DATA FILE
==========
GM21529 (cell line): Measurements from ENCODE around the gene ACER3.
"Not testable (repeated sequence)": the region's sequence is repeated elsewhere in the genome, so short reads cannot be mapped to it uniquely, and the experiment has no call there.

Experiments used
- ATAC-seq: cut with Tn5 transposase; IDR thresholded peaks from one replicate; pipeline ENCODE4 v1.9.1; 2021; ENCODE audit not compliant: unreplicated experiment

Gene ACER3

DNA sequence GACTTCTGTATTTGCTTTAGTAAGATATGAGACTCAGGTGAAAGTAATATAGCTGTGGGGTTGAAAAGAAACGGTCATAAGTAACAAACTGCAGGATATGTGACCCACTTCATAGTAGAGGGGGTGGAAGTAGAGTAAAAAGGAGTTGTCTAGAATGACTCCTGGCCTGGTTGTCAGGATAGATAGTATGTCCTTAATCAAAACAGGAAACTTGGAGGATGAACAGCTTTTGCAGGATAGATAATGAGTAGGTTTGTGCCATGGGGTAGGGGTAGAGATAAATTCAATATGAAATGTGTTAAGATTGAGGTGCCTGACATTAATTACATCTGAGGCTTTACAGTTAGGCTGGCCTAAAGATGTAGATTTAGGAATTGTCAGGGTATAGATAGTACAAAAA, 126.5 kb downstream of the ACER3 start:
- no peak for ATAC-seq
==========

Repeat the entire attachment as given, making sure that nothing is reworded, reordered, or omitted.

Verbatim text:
GM21529 (cell line): Measurements from ENCODE around the gene ACER3.
"Not testable (repeated sequence)": the region's sequence is repeated elsewhere in the genome, so short reads cannot be mapped to it uniquely, and the experiment has no call there.

Experiments used
- ATAC-seq: cut with Tn5 transposase; IDR thresholded peaks from one replicate; pipeline ENCODE4 v1.9.1; 2021; ENCODE audit not compliant: unreplicated experiment

Gene ACER3

DNA sequence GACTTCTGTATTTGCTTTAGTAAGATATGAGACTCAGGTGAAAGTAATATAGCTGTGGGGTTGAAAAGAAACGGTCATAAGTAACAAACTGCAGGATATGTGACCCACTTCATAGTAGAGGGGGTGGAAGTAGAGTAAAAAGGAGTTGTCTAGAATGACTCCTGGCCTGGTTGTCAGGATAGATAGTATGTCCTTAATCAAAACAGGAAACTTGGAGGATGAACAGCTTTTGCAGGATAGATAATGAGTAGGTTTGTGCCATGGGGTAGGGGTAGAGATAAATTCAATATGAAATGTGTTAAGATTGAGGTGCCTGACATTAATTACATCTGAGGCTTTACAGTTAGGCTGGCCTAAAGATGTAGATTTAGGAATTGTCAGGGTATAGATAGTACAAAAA, 126.5 kb downstream of the ACER3 start:
- no peak for ATAC-seq